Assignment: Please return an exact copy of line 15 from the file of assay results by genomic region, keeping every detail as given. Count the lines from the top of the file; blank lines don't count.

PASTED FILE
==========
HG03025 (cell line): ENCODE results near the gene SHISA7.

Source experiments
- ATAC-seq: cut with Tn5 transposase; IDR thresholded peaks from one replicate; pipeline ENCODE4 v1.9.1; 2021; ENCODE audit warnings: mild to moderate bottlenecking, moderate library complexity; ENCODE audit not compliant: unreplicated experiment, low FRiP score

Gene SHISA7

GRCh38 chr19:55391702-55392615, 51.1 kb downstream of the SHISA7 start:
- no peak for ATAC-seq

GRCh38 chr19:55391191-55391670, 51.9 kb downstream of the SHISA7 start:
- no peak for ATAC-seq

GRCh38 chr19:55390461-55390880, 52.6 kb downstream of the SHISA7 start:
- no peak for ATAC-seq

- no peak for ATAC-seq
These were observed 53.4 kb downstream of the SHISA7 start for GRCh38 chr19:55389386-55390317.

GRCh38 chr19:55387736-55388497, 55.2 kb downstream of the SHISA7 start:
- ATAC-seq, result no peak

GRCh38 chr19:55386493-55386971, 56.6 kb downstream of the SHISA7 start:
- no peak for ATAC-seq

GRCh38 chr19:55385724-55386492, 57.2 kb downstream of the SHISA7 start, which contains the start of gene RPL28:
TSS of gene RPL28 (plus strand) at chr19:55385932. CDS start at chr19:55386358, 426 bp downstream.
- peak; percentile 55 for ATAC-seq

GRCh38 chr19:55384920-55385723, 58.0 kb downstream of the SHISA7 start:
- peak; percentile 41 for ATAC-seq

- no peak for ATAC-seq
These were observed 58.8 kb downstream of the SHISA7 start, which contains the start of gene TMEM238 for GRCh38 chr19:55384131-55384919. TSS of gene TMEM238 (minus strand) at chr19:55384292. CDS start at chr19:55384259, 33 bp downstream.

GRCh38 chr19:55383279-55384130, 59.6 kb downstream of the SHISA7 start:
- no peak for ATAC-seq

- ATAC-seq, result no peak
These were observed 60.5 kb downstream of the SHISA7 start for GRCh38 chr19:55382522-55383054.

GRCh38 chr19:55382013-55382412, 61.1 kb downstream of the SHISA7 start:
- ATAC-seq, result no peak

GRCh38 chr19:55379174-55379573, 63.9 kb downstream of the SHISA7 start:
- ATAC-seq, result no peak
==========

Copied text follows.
GRCh38 chr19:55386493-55386971, 56.6 kb downstream of the SHISA7 start: